Asking for Recommendation Letters


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Postgraduate degree programs such as graduate school, medical school, dental school, etc. require you to submit recommendation letters as part of your application.  The specific program you are applying to will provide details about the nature of these letters.  You may also need to write a cover letter, CV or Résumé, and a Personal Statement.

The UCONN Center for Career Development has a number of excellent resources:

Students often ask faculty members to write them letters of support.  Here are some important things to keep in mind:

  • You should ask for letters well in advance of the deadline.  Be respectful of the fact that your professors have complex schedules and that those with active research programs may be away from the office for extended periods.
  • Build relationships with faculty. Ask questions, come to office hours.
  • Letters from faculty you have worked closely with carry more weight than letters from faculty who just know of you from a class.
  • Letters from faculty you have taken more advanced classes from carry more weight than letters from faculty from whom you took more introductory level classes.

The Pre-Medical and Pre-Dental Advising Office provides resources  to UConn students and alumni interested in health professions careers.  If you are applying to medical or dental school, I will only supply letters through the application portals in the advising office, and I will not supply letters directly to an individual or institution.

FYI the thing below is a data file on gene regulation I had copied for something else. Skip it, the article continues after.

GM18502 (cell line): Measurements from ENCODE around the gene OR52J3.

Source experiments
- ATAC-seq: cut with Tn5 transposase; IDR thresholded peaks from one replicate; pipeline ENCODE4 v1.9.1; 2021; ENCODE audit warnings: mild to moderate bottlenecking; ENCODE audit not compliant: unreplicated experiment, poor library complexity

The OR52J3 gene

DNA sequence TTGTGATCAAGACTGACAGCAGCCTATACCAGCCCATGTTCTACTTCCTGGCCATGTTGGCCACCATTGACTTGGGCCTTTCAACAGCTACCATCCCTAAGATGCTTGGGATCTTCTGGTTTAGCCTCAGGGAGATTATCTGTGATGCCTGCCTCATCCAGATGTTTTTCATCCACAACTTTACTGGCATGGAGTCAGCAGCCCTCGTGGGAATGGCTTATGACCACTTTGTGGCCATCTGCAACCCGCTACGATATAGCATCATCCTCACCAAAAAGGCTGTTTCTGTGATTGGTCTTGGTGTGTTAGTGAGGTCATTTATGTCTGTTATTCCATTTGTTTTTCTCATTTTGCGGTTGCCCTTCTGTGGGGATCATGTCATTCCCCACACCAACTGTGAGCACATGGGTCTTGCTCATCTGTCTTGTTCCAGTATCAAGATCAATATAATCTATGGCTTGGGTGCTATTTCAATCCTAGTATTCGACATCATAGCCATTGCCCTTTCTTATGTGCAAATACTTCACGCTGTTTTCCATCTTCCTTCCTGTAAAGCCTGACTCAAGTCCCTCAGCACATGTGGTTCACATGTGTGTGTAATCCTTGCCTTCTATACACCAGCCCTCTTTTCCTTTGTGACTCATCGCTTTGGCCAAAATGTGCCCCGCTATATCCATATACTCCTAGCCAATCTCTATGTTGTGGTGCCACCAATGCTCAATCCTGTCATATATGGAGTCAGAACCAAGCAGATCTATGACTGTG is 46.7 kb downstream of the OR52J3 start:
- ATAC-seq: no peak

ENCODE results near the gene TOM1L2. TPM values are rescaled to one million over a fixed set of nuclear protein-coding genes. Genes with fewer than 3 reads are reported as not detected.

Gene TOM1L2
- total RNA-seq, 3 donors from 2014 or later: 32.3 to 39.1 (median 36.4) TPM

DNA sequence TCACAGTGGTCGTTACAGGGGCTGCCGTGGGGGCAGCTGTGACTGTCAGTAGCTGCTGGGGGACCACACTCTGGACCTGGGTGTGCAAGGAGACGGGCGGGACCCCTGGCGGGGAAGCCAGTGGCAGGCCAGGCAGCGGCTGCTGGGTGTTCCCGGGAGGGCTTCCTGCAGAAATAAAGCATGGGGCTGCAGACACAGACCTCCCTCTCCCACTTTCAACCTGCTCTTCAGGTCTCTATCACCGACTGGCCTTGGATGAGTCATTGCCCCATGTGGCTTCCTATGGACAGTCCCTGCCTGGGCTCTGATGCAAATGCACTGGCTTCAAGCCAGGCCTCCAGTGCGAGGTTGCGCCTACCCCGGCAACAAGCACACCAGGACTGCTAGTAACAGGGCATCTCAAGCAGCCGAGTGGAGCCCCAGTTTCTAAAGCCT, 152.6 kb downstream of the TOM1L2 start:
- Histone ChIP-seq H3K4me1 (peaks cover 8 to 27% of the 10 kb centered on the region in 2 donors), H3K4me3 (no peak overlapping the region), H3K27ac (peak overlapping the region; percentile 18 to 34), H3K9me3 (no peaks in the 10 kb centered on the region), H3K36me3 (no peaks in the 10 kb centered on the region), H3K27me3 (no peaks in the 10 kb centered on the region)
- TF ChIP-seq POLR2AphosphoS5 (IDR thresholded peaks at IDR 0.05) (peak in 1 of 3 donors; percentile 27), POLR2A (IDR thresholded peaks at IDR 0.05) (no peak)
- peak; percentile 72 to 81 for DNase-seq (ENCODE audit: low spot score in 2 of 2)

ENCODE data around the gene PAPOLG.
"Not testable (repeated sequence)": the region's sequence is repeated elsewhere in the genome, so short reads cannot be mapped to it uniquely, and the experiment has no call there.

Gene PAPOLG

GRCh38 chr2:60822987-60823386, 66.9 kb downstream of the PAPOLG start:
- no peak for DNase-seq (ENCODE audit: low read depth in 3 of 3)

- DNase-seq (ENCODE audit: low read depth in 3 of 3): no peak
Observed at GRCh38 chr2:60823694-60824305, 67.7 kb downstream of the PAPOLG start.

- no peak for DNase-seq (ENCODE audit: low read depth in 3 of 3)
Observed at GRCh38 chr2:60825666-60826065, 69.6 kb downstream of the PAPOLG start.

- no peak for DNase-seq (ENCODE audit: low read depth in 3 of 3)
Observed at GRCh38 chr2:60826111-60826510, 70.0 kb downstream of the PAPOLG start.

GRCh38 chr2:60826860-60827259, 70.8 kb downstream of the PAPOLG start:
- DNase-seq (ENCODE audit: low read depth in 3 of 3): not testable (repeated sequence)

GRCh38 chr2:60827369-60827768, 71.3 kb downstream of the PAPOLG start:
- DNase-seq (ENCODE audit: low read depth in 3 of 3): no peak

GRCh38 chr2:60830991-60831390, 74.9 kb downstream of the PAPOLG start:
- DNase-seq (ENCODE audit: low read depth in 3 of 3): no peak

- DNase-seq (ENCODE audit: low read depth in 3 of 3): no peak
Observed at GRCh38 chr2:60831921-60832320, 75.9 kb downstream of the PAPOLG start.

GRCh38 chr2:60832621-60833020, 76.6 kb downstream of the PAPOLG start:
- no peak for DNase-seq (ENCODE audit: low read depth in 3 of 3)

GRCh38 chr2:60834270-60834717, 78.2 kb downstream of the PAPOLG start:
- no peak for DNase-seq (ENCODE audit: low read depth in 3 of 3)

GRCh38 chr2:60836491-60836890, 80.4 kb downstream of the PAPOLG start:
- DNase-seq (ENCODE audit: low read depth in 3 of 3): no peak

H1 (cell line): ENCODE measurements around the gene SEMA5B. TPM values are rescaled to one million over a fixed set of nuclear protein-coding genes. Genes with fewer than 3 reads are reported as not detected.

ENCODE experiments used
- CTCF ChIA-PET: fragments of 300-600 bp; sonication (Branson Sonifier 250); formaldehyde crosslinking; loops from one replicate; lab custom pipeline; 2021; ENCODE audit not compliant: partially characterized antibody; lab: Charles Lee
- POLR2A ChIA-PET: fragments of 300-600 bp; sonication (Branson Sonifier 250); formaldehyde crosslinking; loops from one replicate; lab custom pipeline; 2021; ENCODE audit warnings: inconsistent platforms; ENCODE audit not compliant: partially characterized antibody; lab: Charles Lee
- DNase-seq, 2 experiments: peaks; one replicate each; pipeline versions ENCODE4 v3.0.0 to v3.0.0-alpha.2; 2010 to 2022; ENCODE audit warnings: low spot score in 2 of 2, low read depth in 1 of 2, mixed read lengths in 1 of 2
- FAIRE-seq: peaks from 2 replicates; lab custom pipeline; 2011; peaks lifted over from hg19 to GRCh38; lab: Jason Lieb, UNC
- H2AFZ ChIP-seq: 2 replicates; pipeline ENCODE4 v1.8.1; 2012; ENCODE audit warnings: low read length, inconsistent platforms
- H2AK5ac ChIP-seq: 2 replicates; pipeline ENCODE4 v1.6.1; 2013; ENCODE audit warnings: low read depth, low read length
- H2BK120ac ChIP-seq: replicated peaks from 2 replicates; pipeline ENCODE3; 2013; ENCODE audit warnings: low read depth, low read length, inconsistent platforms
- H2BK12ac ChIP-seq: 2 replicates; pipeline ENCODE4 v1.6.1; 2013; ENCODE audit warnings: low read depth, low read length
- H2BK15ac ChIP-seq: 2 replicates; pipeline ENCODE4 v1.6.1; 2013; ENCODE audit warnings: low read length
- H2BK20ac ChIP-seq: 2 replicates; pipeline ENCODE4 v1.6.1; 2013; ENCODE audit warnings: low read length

• Your overall academic record matters more than your performance in any one course.
  • The Pre-Medical and Pre-Dental Advising Office can give you a realistic assessment of whether your academic record is strong enough for you to be competitive for the programs you are considering.
  • Most sources suggest that a cumulative GPA of less than 3.5 is not considered competitive for medical or dental school.
  • If a faculty member knows of you only from your enrollment in a course, and if your cumulative GPA is not strong, the faculty member will have a difficult time writing you a strong letter of support that will help you gain admission to a competitive program.

Asking for a Rec Letter Icon

I’m happy to write a recommendation letter to help you build a career…but a letter is not some simple thing that I can toss off in a few minutes…

I can write letters for students that:
  • Ask well in advance of deadlines, especially if deadlines fall during periods when I am traveling for research.
  • Have a realistic chance of being admitted to the program(s) to which they are applying.
  • Provide detailed information about the opportunity or program they are applying for.
  • Provide a list of courses they have taken.
  • Provide a CV.
  • Provide a complete academic transcript.
  • Provide a personal statement.
  • Provide highlights of your background that I should consider emphasizing.
  • For medical school, a copy of the AMCAS cover letter with barcode.
I can write the strongest letters for students who:
  • Demonstrate potential by performing well in my classes
  • Demonstrate growth by improving their performance
  • Help me get to know you
  • Have performed well in upper level (not just intro) classes
  • Can clearly articulate why they are applying for the opportunity or program
  • Provide materials to me with enough time for revisions.